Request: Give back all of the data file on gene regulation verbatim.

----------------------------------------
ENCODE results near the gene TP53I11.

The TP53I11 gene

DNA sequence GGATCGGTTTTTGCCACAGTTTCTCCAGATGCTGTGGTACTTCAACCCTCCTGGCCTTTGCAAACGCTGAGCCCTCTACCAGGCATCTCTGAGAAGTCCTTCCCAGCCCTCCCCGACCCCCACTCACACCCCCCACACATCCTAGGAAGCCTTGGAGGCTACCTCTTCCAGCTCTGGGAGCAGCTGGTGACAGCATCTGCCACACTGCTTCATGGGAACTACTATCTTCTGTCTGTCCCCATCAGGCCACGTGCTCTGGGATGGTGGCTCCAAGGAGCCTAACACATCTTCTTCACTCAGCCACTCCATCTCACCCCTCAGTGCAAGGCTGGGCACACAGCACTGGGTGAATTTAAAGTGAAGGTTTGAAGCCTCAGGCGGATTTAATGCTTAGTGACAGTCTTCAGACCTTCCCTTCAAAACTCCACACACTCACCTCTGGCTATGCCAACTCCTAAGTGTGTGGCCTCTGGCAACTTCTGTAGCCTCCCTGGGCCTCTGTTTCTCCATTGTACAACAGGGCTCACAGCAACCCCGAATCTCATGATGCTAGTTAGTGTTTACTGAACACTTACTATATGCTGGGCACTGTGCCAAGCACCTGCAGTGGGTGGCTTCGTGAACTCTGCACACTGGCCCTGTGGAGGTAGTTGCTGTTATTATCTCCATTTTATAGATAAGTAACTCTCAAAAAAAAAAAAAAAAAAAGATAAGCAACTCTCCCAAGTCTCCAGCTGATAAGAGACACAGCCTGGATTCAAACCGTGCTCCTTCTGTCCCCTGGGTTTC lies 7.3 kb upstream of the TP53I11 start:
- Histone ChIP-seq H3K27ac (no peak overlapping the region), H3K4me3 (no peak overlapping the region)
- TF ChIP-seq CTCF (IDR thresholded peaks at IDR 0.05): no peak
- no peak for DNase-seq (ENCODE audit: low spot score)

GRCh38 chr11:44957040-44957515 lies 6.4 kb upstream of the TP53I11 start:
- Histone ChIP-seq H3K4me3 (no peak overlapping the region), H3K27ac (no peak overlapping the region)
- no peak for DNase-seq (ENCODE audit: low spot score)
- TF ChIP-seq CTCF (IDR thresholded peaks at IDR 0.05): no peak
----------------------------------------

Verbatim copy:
ENCODE results near the gene TP53I11.

The TP53I11 gene

DNA sequence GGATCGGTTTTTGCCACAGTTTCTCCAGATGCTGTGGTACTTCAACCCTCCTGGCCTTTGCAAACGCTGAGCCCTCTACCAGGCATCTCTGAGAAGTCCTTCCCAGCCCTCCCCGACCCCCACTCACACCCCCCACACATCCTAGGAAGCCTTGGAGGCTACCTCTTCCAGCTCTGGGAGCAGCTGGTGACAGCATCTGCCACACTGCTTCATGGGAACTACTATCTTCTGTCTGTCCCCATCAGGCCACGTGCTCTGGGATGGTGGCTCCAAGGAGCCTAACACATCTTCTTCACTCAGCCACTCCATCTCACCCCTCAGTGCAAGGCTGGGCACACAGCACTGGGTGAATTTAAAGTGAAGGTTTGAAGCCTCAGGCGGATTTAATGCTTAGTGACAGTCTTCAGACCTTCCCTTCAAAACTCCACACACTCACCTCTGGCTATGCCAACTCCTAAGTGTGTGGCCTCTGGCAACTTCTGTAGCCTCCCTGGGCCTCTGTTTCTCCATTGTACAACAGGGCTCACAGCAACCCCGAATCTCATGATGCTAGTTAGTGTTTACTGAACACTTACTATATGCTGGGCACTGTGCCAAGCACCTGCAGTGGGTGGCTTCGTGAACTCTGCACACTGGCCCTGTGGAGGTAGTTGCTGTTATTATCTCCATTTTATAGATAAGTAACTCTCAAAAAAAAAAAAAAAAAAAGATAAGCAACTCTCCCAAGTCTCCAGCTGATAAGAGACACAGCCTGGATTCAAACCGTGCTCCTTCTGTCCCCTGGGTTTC lies 7.3 kb upstream of the TP53I11 start:
- Histone ChIP-seq H3K27ac (no peak overlapping the region), H3K4me3 (no peak overlapping the region)
- TF ChIP-seq CTCF (IDR thresholded peaks at IDR 0.05): no peak
- no peak for DNase-seq (ENCODE audit: low spot score)

GRCh38 chr11:44957040-44957515 lies 6.4 kb upstream of the TP53I11 start:
- Histone ChIP-seq H3K4me3 (no peak overlapping the region), H3K27ac (no peak overlapping the region)
- no peak for DNase-seq (ENCODE audit: low spot score)
- TF ChIP-seq CTCF (IDR thresholded peaks at IDR 0.05): no peak